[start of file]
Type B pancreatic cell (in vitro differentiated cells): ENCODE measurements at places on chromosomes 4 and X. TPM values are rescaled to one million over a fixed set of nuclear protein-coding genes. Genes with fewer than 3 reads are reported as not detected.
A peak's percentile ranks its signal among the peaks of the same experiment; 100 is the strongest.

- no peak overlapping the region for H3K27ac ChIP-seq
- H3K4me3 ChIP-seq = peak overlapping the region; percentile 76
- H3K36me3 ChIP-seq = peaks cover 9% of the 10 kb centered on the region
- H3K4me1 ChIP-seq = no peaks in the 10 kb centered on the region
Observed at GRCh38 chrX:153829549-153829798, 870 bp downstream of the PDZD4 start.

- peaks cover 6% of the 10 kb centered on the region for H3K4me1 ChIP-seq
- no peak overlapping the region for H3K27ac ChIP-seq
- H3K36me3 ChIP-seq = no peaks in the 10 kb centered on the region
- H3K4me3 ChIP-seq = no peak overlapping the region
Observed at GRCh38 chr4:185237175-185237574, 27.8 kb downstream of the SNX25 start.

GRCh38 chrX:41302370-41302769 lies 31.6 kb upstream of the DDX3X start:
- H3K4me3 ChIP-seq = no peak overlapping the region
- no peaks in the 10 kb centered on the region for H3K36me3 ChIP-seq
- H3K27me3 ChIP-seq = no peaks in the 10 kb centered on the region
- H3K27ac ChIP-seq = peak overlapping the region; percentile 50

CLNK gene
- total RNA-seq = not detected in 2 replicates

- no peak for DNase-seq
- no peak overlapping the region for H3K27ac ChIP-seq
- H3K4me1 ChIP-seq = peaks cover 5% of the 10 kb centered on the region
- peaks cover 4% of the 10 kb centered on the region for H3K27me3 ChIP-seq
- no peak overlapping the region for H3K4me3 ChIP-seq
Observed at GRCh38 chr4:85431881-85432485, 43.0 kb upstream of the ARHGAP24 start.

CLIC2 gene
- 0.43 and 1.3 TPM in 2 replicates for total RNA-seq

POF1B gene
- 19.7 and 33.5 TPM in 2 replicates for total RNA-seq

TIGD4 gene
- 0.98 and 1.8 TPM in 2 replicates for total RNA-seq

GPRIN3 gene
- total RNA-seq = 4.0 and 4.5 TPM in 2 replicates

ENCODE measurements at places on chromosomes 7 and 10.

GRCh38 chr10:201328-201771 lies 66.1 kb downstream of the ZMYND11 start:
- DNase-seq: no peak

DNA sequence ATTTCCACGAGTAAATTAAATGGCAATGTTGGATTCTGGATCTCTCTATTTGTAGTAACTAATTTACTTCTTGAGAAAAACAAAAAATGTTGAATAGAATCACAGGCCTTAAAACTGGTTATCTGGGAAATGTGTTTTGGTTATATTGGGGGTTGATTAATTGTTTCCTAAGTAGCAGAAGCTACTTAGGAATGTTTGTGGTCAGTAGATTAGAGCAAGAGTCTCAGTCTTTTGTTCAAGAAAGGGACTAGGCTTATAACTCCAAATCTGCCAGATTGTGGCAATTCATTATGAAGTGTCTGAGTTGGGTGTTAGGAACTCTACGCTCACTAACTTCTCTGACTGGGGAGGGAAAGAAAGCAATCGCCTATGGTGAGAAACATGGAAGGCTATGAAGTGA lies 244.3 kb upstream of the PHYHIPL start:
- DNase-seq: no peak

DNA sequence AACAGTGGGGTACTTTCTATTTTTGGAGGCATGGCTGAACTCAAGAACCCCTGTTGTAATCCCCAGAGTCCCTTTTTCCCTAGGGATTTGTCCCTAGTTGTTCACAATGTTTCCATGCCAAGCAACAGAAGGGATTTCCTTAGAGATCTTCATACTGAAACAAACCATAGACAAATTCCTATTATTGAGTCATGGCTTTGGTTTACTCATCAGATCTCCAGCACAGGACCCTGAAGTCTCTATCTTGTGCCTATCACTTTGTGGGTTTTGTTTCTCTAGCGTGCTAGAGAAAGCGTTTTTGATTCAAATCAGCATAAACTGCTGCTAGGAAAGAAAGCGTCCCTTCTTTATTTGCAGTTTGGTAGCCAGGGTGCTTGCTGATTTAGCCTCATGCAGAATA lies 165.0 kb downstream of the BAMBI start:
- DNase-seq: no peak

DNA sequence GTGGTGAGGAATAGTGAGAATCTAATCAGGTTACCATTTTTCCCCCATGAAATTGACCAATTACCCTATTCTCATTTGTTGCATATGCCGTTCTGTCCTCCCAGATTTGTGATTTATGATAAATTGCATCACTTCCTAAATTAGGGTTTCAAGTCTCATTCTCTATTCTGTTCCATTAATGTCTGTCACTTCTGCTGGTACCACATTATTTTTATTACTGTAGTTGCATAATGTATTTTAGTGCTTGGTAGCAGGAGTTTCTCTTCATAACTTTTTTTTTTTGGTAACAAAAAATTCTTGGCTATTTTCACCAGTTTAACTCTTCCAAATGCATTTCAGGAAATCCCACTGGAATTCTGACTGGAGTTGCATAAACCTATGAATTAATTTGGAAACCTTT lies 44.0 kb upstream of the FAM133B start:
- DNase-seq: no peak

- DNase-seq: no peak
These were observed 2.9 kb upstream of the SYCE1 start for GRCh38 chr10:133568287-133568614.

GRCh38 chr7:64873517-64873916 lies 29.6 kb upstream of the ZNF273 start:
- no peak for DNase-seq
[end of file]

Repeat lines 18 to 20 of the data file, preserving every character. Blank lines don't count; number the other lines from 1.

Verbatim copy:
CLNK gene
- total RNA-seq = not detected in 2 replicates

- no peak for DNase-seq